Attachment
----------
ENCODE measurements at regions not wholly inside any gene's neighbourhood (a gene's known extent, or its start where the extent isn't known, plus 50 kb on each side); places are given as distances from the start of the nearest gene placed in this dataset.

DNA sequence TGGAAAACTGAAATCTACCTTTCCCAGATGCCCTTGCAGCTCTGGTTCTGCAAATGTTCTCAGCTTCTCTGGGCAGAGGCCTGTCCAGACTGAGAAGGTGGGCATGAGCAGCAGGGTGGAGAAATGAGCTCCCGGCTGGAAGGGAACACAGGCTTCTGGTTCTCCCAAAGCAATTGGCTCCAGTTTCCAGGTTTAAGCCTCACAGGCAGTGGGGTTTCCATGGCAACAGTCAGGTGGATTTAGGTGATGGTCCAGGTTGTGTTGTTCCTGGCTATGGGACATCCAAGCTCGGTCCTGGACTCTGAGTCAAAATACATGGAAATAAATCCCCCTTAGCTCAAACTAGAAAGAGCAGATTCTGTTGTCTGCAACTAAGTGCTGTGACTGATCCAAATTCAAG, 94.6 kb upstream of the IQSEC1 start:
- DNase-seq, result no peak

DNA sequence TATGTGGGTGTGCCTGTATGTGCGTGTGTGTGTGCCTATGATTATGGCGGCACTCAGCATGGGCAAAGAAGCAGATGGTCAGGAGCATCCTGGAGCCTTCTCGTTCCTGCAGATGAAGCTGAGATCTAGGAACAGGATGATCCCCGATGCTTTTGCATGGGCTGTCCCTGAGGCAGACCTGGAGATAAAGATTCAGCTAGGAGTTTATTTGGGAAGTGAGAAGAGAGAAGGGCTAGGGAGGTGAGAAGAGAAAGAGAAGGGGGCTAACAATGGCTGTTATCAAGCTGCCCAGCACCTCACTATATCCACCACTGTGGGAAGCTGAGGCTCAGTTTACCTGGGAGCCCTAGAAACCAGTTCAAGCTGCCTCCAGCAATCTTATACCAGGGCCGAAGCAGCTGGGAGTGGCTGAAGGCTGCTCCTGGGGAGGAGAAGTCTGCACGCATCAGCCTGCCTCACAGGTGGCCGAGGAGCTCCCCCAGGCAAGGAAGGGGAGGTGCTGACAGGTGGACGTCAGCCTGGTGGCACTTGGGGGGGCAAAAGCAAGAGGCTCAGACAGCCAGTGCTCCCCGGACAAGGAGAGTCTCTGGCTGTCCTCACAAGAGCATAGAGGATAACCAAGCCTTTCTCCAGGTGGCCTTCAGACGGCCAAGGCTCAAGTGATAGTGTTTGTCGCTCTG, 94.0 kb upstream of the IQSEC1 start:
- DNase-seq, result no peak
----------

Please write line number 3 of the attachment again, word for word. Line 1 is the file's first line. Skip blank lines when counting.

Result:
- DNase-seq, result no peak